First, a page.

(Hilda, Tousie, Touser, Gousie)
Oct. 15, 1877 - Nov. 15, 1967
Hilda was eleven years old when her father died in 1888. She spent most of her life at Whitehern with her family. She and her sister, Mary, took care of the large house and the cooking and preserving, etc. They also helped to look after Edna through her numerous breakdowns. Hilda also helped Rev. Calvin set up his manse and was his housekeeper for a time. She was a very capable seamstress and cook, and when the family owned an automobile, she took driving lessons and became the family's official driver, when Tom was not at home. She spent vacations in Ontario and, in 1913 she made a trip to the Continent. Hilda was also active in the Church and Missionary Society with her mother and sister, continued this work after her mother's death.
Hilda was very beautiful, charming, and a gracious hostess. She received a marriage proposal in 1902 from Kenelm Trigge, a son of Captain Trigge, a member of the Plymouth Brethren. Hilda was twenty-five years of age at the time and already a spinster in Victorian terms; however, her mother objected strenuously to this union and there are many letters in which the events are discussed (W4635). The problem was alcohol, and Mary objected to the fact that Ken was a salesman and was forced to "treat" other men to alcoholic beverages as part of his job. Mary "cross-questioned" Ken to find out the truth, and was enraged that Ken would not consider giving up his job. She then convinced Hilda that she was fortunate to have escaped from a man who was unwilling to give up alcohol for her sake (W4651).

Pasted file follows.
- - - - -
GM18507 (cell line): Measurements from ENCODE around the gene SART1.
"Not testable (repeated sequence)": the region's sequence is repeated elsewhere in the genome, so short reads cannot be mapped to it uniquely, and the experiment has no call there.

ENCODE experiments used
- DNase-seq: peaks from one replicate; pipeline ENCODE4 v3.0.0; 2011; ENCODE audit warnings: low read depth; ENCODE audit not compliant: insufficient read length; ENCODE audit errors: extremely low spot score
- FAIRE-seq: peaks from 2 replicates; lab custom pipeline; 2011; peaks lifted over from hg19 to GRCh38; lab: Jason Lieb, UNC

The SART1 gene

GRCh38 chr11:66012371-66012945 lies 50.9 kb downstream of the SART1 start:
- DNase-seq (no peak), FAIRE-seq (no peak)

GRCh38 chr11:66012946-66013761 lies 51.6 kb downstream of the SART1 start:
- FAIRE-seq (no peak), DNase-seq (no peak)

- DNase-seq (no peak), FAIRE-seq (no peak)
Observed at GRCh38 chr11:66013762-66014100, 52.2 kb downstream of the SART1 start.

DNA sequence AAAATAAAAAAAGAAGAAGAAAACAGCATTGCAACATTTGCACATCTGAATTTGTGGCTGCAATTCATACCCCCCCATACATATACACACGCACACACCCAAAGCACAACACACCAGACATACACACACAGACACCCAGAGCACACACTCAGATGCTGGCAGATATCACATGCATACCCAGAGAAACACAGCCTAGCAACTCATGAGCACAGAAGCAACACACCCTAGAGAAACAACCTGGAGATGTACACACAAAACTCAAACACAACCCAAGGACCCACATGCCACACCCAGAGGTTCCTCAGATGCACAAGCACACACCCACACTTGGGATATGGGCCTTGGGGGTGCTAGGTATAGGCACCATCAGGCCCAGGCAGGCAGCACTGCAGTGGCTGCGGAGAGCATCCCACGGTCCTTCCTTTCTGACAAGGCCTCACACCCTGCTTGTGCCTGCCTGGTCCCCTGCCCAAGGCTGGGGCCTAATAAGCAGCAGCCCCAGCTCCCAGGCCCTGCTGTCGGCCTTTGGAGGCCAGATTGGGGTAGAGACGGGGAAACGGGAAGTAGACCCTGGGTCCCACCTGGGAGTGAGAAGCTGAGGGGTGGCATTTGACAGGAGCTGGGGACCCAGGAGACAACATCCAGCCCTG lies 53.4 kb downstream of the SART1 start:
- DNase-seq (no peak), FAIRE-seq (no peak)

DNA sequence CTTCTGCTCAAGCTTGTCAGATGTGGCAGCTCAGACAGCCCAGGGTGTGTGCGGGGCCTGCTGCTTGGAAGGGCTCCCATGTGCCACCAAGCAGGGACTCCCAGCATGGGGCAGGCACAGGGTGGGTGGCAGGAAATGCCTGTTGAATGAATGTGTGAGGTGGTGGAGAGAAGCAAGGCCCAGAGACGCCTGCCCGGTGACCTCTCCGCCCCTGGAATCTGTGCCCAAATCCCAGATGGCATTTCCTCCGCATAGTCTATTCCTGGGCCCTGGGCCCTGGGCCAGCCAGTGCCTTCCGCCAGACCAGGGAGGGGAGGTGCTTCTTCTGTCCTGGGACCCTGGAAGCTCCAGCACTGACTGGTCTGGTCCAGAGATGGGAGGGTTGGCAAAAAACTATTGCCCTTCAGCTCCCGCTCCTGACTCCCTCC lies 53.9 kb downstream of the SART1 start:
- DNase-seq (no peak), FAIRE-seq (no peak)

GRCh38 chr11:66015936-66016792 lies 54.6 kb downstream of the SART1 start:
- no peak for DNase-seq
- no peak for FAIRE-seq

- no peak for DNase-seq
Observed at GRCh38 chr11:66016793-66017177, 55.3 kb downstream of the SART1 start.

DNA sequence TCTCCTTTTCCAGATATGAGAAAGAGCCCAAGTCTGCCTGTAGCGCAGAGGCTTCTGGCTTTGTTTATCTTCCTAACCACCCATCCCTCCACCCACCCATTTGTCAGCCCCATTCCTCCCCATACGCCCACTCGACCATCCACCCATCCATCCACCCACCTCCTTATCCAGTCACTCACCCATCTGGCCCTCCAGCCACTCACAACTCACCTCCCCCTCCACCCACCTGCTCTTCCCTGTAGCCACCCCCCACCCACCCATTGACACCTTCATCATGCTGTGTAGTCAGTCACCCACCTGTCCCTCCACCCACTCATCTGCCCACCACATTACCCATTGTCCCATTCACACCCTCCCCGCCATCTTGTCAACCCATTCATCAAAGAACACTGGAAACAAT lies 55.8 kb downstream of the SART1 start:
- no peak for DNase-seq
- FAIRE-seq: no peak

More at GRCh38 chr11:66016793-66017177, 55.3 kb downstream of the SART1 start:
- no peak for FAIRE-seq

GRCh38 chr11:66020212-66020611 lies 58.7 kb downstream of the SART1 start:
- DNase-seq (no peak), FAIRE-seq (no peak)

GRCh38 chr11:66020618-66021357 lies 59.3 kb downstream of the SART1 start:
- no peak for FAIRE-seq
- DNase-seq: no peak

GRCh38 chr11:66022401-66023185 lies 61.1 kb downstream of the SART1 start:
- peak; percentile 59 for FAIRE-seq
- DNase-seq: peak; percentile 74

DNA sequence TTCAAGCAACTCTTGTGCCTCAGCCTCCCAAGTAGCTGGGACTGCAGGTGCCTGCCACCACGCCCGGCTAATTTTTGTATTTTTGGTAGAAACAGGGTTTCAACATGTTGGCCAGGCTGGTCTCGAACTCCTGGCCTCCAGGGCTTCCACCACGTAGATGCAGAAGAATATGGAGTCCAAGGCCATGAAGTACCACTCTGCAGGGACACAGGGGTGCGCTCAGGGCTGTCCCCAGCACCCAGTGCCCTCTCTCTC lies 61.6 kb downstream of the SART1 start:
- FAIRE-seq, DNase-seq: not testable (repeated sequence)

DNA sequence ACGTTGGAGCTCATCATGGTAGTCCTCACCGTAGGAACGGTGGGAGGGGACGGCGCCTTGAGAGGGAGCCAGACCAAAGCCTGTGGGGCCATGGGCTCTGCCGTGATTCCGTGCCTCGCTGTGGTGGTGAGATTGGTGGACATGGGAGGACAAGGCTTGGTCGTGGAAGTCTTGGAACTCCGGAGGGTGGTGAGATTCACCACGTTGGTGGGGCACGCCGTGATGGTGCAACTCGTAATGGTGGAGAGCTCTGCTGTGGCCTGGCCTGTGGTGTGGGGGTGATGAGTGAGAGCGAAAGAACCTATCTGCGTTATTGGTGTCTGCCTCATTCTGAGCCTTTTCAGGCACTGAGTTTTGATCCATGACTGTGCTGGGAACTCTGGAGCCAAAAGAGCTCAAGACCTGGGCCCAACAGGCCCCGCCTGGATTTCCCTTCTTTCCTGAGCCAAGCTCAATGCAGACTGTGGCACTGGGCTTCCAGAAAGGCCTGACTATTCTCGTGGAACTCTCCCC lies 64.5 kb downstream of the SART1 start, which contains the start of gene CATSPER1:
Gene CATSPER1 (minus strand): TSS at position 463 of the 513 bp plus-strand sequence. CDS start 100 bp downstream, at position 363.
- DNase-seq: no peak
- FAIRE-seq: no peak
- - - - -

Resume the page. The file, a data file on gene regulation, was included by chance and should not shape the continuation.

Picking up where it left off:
The incident reflects Mary's fear of alcoholism which, no doubt, stemmed from her experience with her husband, Isaac. Unfortunately for Hilda and Ken, the Hamilton liquor referendum of 1902, was being hotly debated at that time, and Mary's anti-alcohol fervour was at its peak as she attended meetings, wrote letters to the editor, and campaigned for the temperance side. Hilda came to see that rejecting Ken was a moral sacrifice, and she came to agree with her mother against him. The relationship ended in animosity. There are later discussions and rumours about Ken which appear to further discredit him because of an affair with a woman who had a child, but these eventually turned out to be untrue since the woman was a young widow and she and Ken were married.
Ironically, shortly before this episode, Mary had expressed regret that her daughters had few opportunities to meet anyone, yet when a suitor appeared, she panicked and actively broke up the relationship. There were no further marriage prospects for Hilda. Her brother Tom often required her assistance as hostess for his political functions, and she accompanied him to many of the social affairs connected with his career in law and politics. She also learned to drive the first family car in 1928. She was ninety years of age when she died at Whitehern, and she is buried in the family plot at Hamilton Cemetery.